An original promotional work for “The Invisible Man”
Are you trying to find a movie that will have you looking over your shoulder and checking every corner for something that isn’t there, well after it’s finished? Well, look no further.
“The Invisible Man,” written and directed by Leigh Whannell, is an experience more than it is a movie. Elisabeth Moss, best known for her role as June Osborne on Hulu’s “A Handmaid’s Tale,” plays main character Cecelia Kass. The movie follows Cecelia Kass in her journey of surviving something she cannot see.
The movie, based on the novel “The Invisible Man” by H. G. Wells, was produced by Blumhouse, a well-known, low-budget horror movie producer. They have made many popular movies, such as “Paranormal Activity,” “Get Out” and “Halloween.”
However, “The Invisible Man” falls outside of their typical slasher horror movie theme, as it is more science fiction. The predictability of Blumhouse movies is generally quite high, but this one will leave you holding your breath on the edge of your seat.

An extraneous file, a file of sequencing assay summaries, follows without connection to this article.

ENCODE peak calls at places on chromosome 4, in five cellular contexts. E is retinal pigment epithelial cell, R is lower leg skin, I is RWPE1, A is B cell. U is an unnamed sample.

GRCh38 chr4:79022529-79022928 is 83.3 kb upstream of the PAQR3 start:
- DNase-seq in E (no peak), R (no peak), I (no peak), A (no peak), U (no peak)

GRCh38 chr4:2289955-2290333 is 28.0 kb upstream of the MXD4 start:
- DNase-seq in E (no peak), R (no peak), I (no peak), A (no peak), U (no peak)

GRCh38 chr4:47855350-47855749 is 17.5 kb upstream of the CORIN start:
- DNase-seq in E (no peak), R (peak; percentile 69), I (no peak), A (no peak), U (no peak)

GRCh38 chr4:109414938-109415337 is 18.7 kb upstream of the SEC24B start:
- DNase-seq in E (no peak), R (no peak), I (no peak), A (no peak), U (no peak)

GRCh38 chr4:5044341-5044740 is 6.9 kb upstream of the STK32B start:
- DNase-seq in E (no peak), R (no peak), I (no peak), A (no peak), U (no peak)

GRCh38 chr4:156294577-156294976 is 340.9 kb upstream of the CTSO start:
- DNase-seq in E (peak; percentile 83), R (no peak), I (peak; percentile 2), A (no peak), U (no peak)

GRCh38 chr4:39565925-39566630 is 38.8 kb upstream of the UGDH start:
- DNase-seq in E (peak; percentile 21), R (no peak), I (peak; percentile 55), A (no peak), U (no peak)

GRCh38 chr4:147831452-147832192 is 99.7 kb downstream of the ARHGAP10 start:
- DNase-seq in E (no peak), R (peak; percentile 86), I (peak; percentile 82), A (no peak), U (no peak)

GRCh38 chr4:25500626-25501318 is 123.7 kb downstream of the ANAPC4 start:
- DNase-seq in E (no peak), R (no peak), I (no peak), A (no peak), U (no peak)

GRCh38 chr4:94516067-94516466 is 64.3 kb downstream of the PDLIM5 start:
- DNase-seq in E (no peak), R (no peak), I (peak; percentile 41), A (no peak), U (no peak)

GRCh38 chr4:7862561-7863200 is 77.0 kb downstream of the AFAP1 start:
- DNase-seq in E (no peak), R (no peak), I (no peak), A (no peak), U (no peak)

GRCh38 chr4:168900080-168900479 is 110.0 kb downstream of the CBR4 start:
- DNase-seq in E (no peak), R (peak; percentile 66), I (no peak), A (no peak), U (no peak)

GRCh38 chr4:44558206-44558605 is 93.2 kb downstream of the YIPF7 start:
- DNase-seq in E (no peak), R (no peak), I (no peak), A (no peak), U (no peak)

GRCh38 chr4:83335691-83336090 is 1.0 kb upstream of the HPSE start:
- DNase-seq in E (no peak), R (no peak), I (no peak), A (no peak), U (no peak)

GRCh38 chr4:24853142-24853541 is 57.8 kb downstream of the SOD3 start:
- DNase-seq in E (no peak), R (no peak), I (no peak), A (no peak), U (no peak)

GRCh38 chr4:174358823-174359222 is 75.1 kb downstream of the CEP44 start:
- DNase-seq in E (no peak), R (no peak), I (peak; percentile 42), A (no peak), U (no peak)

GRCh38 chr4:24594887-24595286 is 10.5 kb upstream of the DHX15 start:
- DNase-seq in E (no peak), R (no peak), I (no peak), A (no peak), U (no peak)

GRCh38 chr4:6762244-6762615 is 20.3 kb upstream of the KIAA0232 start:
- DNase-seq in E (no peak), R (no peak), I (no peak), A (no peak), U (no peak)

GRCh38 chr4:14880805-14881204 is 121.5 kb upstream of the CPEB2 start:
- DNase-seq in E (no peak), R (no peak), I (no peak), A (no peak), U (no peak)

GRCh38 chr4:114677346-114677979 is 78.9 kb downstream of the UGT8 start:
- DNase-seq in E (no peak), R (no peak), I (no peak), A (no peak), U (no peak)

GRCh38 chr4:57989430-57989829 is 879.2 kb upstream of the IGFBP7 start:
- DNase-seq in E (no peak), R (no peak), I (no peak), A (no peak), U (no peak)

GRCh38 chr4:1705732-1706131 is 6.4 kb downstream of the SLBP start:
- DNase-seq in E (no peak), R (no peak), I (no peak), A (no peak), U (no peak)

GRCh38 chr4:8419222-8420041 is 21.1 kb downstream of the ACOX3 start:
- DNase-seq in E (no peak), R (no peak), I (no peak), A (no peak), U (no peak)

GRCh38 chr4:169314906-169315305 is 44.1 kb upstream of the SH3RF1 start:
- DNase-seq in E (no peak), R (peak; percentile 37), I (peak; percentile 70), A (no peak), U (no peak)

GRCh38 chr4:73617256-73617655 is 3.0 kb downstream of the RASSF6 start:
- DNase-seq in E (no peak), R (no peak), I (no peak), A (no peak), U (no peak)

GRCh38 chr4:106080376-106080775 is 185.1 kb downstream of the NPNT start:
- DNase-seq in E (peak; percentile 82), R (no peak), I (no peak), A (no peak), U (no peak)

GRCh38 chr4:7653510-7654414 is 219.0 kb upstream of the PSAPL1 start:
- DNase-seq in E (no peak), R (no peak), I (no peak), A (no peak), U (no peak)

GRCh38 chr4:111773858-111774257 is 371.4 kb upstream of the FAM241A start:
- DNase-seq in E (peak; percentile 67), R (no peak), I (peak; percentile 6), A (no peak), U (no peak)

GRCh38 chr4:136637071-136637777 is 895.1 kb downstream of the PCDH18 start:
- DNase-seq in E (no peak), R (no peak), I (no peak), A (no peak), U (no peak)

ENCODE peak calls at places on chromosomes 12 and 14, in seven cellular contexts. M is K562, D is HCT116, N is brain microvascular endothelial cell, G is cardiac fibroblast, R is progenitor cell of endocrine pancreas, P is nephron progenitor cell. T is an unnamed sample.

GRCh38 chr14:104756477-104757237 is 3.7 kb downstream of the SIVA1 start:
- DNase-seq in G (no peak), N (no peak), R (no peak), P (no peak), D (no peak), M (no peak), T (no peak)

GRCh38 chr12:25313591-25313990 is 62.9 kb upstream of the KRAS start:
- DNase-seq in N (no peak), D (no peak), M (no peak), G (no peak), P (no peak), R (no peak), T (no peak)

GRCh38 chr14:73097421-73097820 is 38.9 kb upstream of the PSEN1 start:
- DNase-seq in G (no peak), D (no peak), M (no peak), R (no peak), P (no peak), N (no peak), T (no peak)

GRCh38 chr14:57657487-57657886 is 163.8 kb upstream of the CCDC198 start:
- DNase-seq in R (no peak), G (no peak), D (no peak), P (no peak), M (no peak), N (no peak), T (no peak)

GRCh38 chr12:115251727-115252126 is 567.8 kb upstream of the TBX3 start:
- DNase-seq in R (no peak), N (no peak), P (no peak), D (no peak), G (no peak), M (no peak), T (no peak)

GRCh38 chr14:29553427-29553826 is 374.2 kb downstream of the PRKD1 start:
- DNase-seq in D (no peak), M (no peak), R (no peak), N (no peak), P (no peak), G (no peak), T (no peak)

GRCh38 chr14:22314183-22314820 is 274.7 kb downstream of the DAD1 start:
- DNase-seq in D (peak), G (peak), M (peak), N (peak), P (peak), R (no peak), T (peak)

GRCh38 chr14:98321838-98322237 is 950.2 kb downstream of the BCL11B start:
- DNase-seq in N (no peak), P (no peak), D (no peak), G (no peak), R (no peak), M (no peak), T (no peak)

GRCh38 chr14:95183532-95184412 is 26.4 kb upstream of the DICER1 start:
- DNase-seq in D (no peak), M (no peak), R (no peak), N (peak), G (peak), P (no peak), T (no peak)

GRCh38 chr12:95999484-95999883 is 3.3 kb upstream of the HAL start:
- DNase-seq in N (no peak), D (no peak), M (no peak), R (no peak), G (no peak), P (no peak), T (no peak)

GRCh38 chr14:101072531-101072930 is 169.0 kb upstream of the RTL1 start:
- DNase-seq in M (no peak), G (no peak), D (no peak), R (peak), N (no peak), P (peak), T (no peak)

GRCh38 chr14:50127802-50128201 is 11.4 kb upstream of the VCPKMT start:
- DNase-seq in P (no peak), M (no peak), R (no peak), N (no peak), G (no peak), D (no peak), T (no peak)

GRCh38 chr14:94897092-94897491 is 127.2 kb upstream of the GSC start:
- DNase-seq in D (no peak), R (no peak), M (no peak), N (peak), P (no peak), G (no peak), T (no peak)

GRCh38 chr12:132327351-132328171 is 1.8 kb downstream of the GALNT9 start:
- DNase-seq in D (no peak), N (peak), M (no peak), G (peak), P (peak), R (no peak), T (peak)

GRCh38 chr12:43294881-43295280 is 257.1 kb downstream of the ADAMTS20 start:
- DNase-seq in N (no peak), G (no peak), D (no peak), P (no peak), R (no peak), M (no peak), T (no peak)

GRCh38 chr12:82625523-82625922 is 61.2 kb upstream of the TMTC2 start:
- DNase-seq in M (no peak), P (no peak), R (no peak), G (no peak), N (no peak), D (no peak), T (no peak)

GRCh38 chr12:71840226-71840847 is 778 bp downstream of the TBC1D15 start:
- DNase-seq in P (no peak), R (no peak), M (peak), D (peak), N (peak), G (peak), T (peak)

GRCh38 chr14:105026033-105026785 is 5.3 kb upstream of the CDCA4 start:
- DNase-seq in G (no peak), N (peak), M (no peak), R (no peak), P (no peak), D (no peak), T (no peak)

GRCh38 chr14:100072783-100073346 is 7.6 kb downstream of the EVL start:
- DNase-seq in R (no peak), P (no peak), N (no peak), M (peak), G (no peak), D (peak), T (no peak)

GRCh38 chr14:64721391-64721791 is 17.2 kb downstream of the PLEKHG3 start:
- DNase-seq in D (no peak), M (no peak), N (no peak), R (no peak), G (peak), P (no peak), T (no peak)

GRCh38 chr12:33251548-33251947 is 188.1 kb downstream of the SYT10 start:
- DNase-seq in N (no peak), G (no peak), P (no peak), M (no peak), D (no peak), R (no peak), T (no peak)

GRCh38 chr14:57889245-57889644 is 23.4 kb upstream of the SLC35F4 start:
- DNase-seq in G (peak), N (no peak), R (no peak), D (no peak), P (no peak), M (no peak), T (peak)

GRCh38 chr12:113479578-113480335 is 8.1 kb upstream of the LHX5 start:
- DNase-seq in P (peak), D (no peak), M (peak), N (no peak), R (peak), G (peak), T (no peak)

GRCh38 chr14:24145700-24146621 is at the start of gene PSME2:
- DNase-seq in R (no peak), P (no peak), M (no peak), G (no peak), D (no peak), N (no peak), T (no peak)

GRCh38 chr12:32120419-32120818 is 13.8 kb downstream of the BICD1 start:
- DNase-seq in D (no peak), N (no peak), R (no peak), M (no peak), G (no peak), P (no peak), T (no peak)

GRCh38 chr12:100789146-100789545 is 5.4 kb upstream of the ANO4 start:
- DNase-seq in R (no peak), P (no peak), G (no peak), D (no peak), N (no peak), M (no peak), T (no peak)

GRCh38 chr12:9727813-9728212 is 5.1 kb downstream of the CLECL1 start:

The movie also falls outside of the typical style for Blumhouse in its sound design. Most often, a horror movie’s sound design is based on building the suspense before a jump scare, but this movie is different. Instead of cuing an incoming scare with music, the movie goes completely silent. This silence, paired with the eerie stillness of the camera, allows the viewers to experience a very real sense of anxiety along with the character.
The themes of this movie make it more anxiety-inducing. Realistic portrayals of abusive relationships, substance abuse and the dangers of advanced technology all play a major role in the suspense of the story.
Many of Blumhouse’s other movies have unlikely scenarios or supernatural aspects that make them less scary after it ends. “The Invisible Man” is much more realistic, because it is based in science fiction rather than the supernatural or slasher style. This makes the movie worth seeing on the big screen. If you have any interest in seeing it, the movie is showing here in Platteville at the Millennium Cinema.